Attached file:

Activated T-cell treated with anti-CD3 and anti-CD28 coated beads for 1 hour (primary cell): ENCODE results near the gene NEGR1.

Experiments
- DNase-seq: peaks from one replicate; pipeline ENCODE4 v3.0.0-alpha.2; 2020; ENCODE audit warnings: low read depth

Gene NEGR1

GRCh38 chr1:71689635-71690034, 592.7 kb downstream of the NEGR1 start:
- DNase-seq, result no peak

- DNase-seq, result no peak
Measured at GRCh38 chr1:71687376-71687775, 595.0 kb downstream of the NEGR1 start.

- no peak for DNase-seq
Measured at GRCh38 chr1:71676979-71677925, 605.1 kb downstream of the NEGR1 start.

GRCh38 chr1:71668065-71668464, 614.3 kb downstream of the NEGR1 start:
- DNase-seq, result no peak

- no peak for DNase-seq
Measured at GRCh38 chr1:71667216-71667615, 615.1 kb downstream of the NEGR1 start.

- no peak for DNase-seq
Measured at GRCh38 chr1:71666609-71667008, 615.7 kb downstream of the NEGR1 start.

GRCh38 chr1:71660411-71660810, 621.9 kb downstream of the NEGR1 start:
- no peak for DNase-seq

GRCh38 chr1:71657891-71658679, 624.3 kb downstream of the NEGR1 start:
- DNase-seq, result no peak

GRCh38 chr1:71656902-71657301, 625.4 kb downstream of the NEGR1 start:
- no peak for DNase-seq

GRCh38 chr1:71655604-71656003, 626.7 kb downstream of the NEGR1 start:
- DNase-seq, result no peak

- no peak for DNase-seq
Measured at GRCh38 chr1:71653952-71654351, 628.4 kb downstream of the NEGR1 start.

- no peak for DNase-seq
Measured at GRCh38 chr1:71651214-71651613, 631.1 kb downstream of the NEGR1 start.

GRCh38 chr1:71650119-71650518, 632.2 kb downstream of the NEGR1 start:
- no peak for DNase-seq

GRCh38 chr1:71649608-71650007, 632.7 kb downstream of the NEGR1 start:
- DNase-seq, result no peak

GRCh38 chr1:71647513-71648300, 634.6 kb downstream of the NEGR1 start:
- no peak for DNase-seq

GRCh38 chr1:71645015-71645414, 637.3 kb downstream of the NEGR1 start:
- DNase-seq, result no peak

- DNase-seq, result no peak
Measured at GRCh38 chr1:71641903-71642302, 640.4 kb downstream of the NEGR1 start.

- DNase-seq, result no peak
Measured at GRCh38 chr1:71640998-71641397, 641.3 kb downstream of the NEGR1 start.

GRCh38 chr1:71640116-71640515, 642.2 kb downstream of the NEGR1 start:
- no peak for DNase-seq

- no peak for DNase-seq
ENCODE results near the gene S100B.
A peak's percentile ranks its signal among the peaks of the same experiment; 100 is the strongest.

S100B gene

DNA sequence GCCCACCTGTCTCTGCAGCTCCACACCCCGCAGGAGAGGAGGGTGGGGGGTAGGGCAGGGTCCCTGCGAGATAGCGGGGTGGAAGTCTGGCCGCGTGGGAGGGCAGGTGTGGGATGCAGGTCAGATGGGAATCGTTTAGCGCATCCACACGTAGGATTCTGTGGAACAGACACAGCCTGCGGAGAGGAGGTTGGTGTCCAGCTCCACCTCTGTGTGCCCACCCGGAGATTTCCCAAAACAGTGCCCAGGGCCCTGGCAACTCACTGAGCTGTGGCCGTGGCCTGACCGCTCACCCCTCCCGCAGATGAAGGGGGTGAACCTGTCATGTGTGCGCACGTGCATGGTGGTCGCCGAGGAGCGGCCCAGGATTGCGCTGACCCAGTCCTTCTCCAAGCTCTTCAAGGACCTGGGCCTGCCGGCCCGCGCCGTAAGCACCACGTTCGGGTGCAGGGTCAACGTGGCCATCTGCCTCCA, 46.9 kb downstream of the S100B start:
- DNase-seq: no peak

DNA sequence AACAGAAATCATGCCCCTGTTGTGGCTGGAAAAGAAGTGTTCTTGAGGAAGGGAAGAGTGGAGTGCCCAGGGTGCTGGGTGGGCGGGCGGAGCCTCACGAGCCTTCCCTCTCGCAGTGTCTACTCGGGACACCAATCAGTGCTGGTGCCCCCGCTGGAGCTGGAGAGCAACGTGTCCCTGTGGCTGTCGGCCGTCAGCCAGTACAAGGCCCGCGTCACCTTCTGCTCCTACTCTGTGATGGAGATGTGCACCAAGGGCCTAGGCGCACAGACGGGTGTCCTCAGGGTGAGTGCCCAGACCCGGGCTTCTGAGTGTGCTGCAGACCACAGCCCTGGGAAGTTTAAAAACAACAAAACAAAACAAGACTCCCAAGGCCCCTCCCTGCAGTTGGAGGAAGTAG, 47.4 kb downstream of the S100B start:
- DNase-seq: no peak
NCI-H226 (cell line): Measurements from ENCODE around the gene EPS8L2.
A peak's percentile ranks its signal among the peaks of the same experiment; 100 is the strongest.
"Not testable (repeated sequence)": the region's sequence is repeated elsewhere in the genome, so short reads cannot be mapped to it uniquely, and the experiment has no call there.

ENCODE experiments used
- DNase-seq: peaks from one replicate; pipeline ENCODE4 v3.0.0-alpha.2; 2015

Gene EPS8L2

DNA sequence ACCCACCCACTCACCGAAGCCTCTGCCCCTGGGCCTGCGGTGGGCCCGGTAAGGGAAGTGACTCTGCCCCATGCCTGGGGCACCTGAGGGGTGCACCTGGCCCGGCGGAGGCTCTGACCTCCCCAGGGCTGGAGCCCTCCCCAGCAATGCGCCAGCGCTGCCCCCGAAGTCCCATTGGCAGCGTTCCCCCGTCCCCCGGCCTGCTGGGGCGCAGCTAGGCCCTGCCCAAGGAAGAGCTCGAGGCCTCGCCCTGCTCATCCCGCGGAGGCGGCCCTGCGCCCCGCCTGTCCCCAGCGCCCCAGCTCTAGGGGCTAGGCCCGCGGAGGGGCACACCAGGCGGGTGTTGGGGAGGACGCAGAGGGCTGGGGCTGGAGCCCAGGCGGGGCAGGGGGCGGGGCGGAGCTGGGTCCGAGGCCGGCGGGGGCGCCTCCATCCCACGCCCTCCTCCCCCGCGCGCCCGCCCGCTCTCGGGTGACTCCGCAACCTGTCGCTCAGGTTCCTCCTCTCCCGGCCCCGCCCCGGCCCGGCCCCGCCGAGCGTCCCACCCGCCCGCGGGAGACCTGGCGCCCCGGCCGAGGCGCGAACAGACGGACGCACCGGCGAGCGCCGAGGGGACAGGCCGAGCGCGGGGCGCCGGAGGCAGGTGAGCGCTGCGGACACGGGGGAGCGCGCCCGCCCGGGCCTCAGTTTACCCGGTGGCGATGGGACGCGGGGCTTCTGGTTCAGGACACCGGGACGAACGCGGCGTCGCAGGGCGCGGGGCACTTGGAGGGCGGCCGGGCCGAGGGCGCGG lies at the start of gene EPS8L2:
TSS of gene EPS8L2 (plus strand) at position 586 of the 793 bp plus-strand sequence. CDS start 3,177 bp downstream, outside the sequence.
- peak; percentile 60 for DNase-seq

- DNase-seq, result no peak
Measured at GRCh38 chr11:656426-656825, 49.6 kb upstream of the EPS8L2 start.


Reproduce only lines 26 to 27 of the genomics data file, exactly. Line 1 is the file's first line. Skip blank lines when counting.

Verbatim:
Measured at GRCh38 chr1:71653952-71654351, 628.4 kb downstream of the NEGR1 start.

- no peak for DNase-seq